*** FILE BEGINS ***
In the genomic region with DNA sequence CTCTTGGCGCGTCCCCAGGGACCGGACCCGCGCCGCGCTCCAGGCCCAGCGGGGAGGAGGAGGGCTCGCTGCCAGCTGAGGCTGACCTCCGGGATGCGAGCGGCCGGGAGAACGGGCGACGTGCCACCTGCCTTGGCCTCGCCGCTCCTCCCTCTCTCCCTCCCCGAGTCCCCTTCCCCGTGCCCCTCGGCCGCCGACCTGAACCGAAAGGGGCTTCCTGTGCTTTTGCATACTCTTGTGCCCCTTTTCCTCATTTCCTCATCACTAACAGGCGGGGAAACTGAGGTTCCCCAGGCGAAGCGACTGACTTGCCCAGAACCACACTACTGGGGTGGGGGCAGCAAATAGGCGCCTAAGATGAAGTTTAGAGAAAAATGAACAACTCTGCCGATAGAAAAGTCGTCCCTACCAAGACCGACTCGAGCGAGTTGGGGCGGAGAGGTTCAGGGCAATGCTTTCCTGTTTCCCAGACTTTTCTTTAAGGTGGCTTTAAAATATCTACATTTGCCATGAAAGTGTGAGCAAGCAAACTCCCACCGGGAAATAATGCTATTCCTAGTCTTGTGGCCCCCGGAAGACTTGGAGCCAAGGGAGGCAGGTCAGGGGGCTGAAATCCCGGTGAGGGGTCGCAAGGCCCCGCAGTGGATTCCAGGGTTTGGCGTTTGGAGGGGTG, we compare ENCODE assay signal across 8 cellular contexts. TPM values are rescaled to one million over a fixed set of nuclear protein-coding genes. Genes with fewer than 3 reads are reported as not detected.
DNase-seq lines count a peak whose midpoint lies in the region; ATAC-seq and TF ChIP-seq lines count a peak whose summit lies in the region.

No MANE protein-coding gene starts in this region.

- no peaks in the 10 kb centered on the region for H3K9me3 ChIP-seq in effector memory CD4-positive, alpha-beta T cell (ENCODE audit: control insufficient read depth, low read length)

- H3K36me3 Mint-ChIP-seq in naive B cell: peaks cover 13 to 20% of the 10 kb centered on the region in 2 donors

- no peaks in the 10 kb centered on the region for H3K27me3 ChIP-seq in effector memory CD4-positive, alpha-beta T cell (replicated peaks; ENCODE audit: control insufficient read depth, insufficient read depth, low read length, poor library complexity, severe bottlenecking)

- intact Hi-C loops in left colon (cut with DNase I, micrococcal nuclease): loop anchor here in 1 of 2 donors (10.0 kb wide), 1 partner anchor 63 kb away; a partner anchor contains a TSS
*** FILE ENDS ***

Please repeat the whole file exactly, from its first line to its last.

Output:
In the genomic region with DNA sequence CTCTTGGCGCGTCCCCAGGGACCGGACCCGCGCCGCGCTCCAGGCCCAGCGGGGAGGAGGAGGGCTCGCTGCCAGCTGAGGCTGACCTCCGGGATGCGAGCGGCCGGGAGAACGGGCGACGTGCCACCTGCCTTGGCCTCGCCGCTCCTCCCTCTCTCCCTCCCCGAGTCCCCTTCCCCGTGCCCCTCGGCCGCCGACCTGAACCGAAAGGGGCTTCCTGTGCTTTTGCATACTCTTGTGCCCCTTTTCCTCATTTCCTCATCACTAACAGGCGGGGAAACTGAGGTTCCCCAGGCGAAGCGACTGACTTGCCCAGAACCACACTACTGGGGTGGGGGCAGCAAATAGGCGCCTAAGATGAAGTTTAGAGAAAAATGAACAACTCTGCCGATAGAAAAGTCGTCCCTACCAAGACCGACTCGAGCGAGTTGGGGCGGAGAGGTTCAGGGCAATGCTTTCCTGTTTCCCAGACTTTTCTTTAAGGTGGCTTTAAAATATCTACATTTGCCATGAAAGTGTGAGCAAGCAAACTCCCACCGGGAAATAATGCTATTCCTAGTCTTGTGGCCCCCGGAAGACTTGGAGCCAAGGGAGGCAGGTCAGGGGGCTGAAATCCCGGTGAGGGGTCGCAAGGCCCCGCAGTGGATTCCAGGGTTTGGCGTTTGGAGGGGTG, we compare ENCODE assay signal across 8 cellular contexts. TPM values are rescaled to one million over a fixed set of nuclear protein-coding genes. Genes with fewer than 3 reads are reported as not detected.
DNase-seq lines count a peak whose midpoint lies in the region; ATAC-seq and TF ChIP-seq lines count a peak whose summit lies in the region.

No MANE protein-coding gene starts in this region.

- no peaks in the 10 kb centered on the region for H3K9me3 ChIP-seq in effector memory CD4-positive, alpha-beta T cell (ENCODE audit: control insufficient read depth, low read length)

- H3K36me3 Mint-ChIP-seq in naive B cell: peaks cover 13 to 20% of the 10 kb centered on the region in 2 donors

- no peaks in the 10 kb centered on the region for H3K27me3 ChIP-seq in effector memory CD4-positive, alpha-beta T cell (replicated peaks; ENCODE audit: control insufficient read depth, insufficient read depth, low read length, poor library complexity, severe bottlenecking)

- intact Hi-C loops in left colon (cut with DNase I, micrococcal nuclease): loop anchor here in 1 of 2 donors (10.0 kb wide), 1 partner anchor 63 kb away; a partner anchor contains a TSS